The finding that savannah specialists are sister to the rest of Elaenia suggests that savannah would have constituted an important part of the Neotropical landscape during the early diversification of the genus. Although parameter state reconstructions are either equivocal (MP) or argue against (BI) a savannah-inhabiting ancestor of Elaenia, savannah is likely to have been invaded by proto-ruficeps/cristata shortly after the initial divergence of Elaenia (Figure 4).

Forest interior

Elaenia is widely distributed throughout Neotropical edge habitats and other open vegetation and avoids tropical lowland rainforests [15, 16]. Nevertheless, a number of species are found primarily or secondarily in the interior of montane or otherwise temperate forest (Table 1). Even though nine species inhabit forest, both Bayesian and parsimony state reconstructions showed that occurrence in forest interior arose on only two or three (maximally four) occasions (Figure 4). Within these assemblages of forest-inhabiting species, the prevailing pattern is one of allopatric distributions (Figure 1). This is consistent with the notion that geographical isolation rather than ecological divergence is the most common mode of speciation in Neotropical birds [1, 3, 6, 9].

Riparian habitats

Almost half of the species of Elaenia are either narrowly confined to riparian vegetation or have a regional preference for it. Riparian habitat preferences can vary widely from montane streamside habitat (e.g. E. strepera) to Cecropia stands on Amazonian river-islands (E. pelzelni), but a frequent commonality of these habitats is that they constitute breaks in blocks of closed forest habitat or savannah/cerrado. Both MP and BI reconstructions indicated that an association with riparian growth may have been prevalent in the main lineage of Elaenia in very early stages of its diversification and may have been lost on at least two to four occasions (Figure 4). Two of these secondary losses of riparian association involve lineages that subsequently colonized forest interior where they diversified extensively (the E. obscura/dayi complex and the "montane forest clade" of Figure 3). River and stream association may have provided an evolutionary vehicle for lowland species of open habitat to move up the streams and colonize montane forest. This notion is further supported by the fact that the most basal riparian species E. gigas (Figure 3) is confined to the Andean foothills while many subsequent speciation events gave rise to lineages that occur in elevationally higher regions.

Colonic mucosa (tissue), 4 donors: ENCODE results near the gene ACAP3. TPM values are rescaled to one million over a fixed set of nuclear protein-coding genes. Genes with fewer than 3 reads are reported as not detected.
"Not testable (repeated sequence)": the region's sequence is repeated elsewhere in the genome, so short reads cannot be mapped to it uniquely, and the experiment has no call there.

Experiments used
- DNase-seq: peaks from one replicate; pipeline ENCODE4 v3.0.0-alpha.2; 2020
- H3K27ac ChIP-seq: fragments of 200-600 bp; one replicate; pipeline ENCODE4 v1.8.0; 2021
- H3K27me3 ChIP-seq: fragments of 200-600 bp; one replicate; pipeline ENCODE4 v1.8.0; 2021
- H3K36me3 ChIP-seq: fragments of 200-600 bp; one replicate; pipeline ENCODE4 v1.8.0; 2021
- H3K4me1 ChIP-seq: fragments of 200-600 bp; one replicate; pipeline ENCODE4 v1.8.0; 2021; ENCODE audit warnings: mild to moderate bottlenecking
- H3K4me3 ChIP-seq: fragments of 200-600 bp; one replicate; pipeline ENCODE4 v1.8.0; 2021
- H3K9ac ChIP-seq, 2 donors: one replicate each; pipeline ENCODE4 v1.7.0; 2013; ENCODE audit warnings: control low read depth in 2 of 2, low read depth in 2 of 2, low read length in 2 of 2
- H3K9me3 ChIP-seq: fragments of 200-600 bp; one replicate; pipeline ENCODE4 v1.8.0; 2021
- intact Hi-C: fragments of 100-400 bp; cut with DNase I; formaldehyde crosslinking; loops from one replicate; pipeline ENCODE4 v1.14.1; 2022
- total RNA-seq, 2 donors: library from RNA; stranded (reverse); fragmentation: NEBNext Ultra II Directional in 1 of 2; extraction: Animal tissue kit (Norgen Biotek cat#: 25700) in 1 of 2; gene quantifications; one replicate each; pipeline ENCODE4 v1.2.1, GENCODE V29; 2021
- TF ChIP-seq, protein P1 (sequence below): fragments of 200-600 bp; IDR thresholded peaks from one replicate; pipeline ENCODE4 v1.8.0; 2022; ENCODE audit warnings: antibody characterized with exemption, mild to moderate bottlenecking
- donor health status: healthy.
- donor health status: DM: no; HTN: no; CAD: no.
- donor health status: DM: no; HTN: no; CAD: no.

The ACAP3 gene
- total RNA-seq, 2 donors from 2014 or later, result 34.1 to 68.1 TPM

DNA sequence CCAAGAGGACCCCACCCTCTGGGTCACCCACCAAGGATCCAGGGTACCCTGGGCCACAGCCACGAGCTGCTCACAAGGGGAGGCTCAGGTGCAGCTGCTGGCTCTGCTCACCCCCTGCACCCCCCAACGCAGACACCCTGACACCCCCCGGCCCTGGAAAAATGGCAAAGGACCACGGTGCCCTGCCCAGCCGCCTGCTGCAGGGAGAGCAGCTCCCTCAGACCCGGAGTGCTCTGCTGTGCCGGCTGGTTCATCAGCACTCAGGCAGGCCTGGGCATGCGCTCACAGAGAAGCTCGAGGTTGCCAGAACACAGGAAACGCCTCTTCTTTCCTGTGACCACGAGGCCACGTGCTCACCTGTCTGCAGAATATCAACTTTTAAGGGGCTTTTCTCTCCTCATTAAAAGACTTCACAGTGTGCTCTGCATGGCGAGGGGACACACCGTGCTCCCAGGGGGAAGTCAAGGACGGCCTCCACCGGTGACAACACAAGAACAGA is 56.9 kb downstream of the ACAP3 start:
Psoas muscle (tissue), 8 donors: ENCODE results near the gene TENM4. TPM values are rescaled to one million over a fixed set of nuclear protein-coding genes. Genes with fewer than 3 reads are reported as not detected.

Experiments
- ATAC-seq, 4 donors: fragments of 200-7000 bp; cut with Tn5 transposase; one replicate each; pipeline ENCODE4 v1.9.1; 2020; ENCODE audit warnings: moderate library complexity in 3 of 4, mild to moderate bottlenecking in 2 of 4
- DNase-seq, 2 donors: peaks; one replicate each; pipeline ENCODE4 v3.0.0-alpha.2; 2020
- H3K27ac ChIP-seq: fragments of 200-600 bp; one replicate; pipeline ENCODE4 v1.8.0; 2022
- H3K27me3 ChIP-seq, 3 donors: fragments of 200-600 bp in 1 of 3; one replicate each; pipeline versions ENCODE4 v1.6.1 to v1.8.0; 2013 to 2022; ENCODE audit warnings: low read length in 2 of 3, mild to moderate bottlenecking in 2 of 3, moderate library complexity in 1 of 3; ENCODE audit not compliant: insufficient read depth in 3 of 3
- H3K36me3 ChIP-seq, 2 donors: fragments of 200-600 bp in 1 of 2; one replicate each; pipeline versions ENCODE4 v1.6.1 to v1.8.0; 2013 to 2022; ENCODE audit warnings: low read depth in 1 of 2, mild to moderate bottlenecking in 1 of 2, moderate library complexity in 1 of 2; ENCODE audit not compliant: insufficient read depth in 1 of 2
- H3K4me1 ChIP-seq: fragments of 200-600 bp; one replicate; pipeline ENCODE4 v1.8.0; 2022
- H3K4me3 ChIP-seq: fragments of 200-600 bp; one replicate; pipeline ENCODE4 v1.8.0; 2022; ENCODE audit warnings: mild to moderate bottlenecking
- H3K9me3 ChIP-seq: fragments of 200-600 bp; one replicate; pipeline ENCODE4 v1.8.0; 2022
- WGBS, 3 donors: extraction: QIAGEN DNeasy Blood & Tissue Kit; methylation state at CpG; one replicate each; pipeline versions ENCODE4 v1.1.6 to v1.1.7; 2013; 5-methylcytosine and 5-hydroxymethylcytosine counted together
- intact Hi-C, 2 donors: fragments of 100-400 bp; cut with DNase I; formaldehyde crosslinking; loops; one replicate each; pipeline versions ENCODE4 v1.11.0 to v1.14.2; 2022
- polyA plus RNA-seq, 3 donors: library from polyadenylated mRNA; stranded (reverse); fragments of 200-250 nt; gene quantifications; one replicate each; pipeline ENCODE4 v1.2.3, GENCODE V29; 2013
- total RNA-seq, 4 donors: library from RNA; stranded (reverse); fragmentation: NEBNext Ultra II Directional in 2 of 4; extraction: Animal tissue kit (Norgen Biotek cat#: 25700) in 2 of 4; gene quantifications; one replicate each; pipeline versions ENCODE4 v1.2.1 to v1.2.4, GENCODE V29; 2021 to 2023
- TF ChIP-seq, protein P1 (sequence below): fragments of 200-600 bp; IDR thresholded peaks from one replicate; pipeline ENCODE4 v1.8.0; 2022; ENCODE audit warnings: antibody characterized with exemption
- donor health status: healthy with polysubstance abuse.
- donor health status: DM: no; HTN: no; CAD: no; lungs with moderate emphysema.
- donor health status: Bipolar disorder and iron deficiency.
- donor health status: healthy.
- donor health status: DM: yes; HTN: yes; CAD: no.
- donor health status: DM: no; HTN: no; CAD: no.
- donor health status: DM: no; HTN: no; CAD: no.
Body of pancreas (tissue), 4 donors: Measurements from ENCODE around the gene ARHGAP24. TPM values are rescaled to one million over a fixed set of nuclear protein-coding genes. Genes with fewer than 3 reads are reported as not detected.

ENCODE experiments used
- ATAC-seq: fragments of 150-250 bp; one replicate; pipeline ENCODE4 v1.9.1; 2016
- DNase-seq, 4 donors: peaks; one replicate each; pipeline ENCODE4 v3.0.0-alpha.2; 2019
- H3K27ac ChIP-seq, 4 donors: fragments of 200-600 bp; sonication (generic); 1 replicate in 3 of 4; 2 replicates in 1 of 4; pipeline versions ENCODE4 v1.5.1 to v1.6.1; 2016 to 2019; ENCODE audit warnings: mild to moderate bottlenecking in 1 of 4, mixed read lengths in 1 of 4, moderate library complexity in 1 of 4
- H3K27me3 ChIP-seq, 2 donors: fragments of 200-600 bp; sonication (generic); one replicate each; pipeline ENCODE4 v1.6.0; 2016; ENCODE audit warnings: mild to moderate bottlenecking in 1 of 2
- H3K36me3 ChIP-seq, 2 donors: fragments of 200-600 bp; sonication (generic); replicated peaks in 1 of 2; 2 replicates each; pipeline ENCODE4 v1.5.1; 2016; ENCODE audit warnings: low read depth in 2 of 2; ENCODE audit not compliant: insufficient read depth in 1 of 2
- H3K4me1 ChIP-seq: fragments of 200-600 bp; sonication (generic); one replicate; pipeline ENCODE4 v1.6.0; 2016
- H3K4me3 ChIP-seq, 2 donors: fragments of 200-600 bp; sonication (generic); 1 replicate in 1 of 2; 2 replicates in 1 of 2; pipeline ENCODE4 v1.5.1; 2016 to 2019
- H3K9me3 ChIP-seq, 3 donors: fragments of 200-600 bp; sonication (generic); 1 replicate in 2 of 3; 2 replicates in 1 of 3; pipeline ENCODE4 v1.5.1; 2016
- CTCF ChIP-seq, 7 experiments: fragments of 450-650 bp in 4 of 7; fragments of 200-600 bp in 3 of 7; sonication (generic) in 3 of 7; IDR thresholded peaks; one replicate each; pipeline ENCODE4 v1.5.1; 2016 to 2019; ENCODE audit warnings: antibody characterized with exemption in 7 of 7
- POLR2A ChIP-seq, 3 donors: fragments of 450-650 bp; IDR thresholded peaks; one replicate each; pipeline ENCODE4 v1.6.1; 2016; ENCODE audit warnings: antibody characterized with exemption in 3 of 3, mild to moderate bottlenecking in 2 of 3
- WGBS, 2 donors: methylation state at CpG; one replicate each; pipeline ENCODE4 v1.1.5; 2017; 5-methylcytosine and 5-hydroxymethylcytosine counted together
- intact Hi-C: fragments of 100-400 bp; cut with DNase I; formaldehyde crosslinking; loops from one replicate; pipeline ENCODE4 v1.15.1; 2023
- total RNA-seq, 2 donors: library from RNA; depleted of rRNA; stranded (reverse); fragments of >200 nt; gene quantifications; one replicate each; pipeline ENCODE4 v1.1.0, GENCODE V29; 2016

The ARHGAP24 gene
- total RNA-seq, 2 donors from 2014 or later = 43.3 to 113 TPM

It is intriguing that although the ancestor of Elaenia was able to colonize montane forest, it never gained a foothold in tropical lowland forest. Brumfield and Edwards [3] suggested that competitive interspecific interactions may limit colonization potential in the evolution of Neotropical suboscines. Accordingly, Elaenia may have been able to exploit new montane forests formed by mountain uplift, while being excluded from the older lowland forests through competitive interactions with other flycatchers.

Evolutionary history of migratory behavior in Elaenia

Some species of Elaenia are austral migrants that breed in the temperate zone of the southern Neotropics and move to the tropics in the austral winter (Table 1). Such migratory behavior is ordinarily displayed by the entire species (E. spectabilis, E. parvirostris, E. strepera), though in E. albiceps only the southern race E. a. chilensis migrates while more northerly races are sedentary. In addition, Elaenia contains five "partially migratory species" that are sedentary over most parts of their range but do exhibit short-distance migratory behavior in some of their more temperate populations (Table 1). MP and BI reconstructions both indicated a sedentary ancestor of Elaenia with migratory and partial migratory behavior arising several times (Figure 5). This result is in agreement with Joseph et al.'s [20] phylogenetic analysis of migratory behavior in Myiarchus flycatchers. The fact that austral long-distance migration exists in some populations of species that are otherwise sedentary, and the high incidence of partial migration in Elaenia species, suggest that migratory behavior is evolutionarily labile in tyrannids.

From our phylogenetic reconstructions there is one possible example of speciation resulting from loss of migratory behaviour. E. pelzelni is the only sedentary habitat specialist of a clade that comprises either migratory or partially migratory habitat generalists (Figures 3, 4). Although neither mode of reconstruction unequivocally identified an austral migratory ancestor to this clade, ecological evidence suggests that E. pelzelni is likely derived from an austral migrant ancestor. E. pelzelni has very specific habitat requirements (river-island habitat along the Amazon), and considering the migratory generalist life histories of all other members of this clade, it is very unlikely for the ancestor of E. pelzelni and E. spectabilis to have been a sedentary specialist. Though dispersing widely, wintering populations of E. spectabilis avoid the interior of tropical rainforest, frequenting instead marginal and riparian habitats. An ancestor with a similar behaviour could therefore have easily given rise to a sedentary riparian E. pelzelni.